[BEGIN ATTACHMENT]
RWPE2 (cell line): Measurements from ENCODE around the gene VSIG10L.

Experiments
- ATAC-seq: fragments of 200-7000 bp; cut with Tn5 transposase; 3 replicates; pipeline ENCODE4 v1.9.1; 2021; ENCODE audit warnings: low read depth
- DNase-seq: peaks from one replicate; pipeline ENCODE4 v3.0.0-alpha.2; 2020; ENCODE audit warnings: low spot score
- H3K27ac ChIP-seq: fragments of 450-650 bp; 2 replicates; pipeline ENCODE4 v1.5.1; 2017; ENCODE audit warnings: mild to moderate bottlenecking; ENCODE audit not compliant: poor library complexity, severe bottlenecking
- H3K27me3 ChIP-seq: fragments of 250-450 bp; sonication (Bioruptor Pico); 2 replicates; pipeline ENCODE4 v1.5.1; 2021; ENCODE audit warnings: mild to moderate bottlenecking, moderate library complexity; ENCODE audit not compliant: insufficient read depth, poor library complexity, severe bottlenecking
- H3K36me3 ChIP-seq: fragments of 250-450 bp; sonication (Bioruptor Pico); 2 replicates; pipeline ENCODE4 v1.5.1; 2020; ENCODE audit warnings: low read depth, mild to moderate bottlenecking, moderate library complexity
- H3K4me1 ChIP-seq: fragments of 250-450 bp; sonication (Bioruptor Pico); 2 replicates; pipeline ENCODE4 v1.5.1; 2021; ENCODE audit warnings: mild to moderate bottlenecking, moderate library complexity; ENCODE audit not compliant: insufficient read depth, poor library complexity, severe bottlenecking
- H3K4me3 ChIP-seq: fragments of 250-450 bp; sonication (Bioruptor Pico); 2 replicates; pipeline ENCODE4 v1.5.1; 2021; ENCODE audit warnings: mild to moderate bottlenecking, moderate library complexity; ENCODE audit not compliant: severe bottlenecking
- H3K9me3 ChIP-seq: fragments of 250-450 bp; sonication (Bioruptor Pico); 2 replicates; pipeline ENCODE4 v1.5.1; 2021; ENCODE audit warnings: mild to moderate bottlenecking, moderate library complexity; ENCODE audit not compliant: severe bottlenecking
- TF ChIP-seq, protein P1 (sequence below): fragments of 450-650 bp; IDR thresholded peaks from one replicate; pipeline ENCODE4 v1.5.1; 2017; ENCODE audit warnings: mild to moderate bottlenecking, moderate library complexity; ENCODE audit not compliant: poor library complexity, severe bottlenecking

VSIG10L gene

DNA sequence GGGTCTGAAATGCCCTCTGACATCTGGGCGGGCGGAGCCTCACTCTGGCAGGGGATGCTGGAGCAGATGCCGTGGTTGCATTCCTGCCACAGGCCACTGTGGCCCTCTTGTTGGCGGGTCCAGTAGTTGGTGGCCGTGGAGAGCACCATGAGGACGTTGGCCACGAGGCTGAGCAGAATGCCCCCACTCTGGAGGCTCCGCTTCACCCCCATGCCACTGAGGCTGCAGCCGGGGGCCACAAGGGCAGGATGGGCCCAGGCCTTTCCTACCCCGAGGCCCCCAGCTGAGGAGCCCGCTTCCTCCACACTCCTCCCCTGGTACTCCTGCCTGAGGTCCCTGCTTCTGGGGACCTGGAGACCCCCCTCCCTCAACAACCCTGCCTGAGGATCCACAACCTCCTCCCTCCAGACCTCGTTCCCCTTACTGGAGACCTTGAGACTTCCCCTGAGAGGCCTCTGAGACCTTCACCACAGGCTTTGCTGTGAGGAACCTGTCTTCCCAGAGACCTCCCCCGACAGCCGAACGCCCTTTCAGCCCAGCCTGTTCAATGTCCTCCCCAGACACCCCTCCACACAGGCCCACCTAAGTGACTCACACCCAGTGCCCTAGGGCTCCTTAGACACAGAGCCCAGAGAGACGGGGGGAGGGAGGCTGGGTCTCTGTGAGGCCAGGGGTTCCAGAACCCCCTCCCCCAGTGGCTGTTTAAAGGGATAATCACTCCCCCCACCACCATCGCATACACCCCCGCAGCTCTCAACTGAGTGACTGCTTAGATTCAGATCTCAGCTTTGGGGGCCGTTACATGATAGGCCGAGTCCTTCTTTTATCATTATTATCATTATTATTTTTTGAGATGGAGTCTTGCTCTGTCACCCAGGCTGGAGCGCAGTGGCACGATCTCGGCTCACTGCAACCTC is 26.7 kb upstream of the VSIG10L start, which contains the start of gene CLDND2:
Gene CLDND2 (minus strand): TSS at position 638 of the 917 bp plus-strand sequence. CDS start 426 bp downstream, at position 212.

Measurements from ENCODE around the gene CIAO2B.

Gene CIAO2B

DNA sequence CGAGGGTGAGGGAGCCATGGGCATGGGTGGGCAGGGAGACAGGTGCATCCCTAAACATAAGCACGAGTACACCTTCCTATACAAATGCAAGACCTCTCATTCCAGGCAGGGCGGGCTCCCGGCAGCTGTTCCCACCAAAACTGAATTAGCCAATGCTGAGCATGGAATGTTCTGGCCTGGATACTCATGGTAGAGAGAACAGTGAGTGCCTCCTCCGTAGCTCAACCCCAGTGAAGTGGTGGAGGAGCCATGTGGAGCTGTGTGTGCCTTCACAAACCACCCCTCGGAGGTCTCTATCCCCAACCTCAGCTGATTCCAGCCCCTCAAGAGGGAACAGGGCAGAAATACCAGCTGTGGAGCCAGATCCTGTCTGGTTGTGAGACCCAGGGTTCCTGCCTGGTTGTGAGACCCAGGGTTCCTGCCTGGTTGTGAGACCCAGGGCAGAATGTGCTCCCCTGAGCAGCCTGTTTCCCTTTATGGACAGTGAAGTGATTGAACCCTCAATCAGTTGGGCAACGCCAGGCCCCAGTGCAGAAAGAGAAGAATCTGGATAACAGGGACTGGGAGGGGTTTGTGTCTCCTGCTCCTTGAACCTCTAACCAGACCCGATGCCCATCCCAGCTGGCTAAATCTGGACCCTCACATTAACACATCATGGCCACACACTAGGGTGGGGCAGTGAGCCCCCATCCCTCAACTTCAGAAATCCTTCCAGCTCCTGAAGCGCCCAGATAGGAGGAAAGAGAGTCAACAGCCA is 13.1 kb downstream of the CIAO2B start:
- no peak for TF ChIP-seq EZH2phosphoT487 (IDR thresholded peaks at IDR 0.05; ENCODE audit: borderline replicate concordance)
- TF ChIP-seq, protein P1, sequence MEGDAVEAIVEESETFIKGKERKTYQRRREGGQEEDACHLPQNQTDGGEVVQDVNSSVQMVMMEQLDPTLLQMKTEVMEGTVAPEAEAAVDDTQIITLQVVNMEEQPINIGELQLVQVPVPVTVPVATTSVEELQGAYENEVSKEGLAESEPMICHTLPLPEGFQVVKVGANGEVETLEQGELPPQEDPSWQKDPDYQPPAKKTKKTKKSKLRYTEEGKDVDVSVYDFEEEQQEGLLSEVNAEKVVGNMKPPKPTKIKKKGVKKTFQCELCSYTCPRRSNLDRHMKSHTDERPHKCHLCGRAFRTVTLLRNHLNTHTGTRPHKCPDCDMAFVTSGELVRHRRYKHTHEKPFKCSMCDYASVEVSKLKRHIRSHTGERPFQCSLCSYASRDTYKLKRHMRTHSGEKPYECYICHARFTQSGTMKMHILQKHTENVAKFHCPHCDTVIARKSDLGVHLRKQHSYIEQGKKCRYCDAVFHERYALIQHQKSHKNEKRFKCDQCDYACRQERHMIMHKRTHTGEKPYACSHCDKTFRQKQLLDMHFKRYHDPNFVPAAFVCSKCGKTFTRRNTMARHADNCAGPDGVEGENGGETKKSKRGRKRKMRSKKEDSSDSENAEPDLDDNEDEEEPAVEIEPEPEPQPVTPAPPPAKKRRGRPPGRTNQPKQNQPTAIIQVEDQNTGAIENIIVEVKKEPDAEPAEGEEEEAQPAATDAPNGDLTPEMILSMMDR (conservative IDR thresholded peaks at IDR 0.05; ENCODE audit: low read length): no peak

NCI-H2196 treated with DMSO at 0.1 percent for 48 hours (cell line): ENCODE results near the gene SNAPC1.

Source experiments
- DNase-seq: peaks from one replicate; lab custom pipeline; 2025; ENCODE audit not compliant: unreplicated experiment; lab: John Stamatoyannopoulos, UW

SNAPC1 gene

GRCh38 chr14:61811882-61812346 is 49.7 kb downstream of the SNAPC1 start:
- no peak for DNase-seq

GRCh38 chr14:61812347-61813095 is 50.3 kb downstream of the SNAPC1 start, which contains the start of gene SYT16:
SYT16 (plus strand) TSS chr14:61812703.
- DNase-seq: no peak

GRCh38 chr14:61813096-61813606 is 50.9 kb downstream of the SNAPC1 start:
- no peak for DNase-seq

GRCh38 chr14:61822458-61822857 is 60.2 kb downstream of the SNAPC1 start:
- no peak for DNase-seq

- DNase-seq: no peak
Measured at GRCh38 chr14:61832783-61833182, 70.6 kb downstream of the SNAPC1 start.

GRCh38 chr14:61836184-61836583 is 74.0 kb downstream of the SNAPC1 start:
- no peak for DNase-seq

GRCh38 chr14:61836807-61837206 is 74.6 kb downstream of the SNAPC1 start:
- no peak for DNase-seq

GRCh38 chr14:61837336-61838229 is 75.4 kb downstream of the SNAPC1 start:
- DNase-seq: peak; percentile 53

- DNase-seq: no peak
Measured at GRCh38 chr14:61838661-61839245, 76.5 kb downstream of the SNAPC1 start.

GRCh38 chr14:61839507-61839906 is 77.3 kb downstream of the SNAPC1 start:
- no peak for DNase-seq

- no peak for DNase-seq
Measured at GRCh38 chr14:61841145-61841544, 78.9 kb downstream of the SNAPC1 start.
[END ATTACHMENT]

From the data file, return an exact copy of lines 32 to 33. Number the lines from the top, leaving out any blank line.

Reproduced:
- no peak for DNase-seq

- DNase-seq: no peak